Planning Ideas for Avoiding IRC § 1061's Three-Year Holding Period Requirement
Investment fund managers value compensation in the form of carried interests, which allows them to be compensated for services with income that qualifies for long-term capital gains tax treatment. Numerous efforts have been made during the past decade to cut back or eliminate the favorable tax treatment of carried interests.
Reports indicate that during the negotiations of the 2017 Tax Cuts and Jobs Act, White House economic advisor Gary Cohn campaigned to end the benefit of carried interest by taxing all income from carried interests as ordinary income, while Treasury Secretary Steven Mnuchin urged keeping the prior tax treatment with new limits.1 Mnuchin prevailed with the enactment of IRC § 1061, despite President Trump’s campaign promise to end the so called “carried interest loophole.”
IRC § 1061 increases the holding period required for long-term capital gains treatment from more than one year to more than three years for an "applicable partnership interest." Prior to the enactment of IRC § 1061, a carried interest might be issued on Tuesday, and if the partnership sold a capital asset with a long-term holding period on Wednesday, the holder could share in the pass-through of long-term capital gains on the sale. The same hedge fund professional could sell his interest after a year and claim long-term capital gains treatment. Today, this same hedge fund professional would have short-term capital gains in both scenarios.
While IRC § 1061 doesn't change the basic favorable treatment of carried interests (which are typically nontaxable at the time of issuance, can participate in the pass-through of long-term capital gains and be sold as a capital asset, in each case avoiding employment taxes), fund professionals will need to keep IRC § 1061 in mind when structuring compensation arrangements.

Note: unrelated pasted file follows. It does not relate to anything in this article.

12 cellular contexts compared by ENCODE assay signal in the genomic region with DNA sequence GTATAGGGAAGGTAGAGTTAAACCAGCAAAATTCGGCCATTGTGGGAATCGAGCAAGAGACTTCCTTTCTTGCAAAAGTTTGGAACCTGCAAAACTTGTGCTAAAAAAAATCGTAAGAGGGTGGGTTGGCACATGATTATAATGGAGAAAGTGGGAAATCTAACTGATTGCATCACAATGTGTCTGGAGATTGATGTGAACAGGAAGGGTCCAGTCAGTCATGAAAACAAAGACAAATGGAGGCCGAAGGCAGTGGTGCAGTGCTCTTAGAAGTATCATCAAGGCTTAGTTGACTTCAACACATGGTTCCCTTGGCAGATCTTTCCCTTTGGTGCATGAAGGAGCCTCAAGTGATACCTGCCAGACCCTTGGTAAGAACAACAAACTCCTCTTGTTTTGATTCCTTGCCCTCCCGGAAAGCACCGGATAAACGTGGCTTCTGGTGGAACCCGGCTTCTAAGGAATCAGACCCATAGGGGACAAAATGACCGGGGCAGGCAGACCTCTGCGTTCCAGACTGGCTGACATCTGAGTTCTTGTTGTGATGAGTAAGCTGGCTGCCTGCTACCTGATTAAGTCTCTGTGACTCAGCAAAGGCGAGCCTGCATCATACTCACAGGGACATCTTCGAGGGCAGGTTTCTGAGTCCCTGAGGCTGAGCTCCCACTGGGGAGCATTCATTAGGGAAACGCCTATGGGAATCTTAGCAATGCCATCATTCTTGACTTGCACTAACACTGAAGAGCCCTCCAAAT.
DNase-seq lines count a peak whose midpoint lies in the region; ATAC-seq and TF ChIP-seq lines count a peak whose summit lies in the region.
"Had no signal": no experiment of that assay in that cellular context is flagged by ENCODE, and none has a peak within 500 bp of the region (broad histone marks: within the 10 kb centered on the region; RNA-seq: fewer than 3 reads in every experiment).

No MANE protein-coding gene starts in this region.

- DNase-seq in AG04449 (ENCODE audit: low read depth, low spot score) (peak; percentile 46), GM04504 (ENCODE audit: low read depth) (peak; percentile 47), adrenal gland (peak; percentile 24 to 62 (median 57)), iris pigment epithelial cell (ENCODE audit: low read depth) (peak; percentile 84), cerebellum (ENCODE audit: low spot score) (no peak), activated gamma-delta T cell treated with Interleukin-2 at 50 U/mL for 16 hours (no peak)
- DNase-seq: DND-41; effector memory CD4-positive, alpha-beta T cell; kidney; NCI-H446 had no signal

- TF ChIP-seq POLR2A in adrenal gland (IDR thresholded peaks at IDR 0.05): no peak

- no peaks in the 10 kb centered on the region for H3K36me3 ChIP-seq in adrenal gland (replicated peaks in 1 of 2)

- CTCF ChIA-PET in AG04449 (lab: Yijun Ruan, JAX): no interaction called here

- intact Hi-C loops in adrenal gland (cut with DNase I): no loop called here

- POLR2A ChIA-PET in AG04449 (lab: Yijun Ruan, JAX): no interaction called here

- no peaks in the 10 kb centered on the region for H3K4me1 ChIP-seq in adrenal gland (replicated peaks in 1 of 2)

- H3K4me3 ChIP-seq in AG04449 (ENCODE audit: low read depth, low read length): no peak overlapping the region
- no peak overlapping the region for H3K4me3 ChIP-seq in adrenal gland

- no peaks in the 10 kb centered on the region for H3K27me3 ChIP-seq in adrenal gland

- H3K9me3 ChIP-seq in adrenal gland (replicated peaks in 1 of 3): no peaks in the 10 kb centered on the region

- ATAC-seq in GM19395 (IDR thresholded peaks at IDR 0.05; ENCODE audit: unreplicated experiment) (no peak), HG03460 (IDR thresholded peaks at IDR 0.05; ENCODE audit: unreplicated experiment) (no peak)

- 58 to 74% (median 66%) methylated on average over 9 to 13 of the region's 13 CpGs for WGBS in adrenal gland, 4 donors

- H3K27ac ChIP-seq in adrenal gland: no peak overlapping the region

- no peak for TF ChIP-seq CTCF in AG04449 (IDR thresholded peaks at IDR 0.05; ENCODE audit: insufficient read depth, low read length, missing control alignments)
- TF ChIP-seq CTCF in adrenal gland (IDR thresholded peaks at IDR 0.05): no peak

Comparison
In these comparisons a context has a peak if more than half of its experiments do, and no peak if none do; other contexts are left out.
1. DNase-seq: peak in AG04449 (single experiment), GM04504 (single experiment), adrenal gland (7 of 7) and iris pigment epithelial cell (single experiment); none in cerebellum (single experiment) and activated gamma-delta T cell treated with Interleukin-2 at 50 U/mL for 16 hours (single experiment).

In a recent article, we discussed the impact of the new IRC § 1061 and provided a summary of its rules. This article discusses several potential planning opportunities regarding the new three-year holding period requirement.
While future corrective legislation and agency and legal interpretations may target IRC § 1061 planning, the statute in its current form provides opportunities for taxpayers work around the negative consequences of the three-year holding period. The planning opportunities discussed below may be available to taxpayers given the right facts and circumstances.
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Attorneys at Frost Brown Todd have developed substantial experience assisting business clients in structuring their incentive compensation arrangements. If you need assistance or would like additional information, contact Scott Dolson, Ben Hager, Nelson Rodes or any other member of the Tax Law Practice Group for Tax Law Defined™.
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Daniel G. Mudd is a member of FBT, handling federal, state and local tax matters, including sales and use, excise (e.g., alcohol and tobacco), income, local occupational license and business taxes.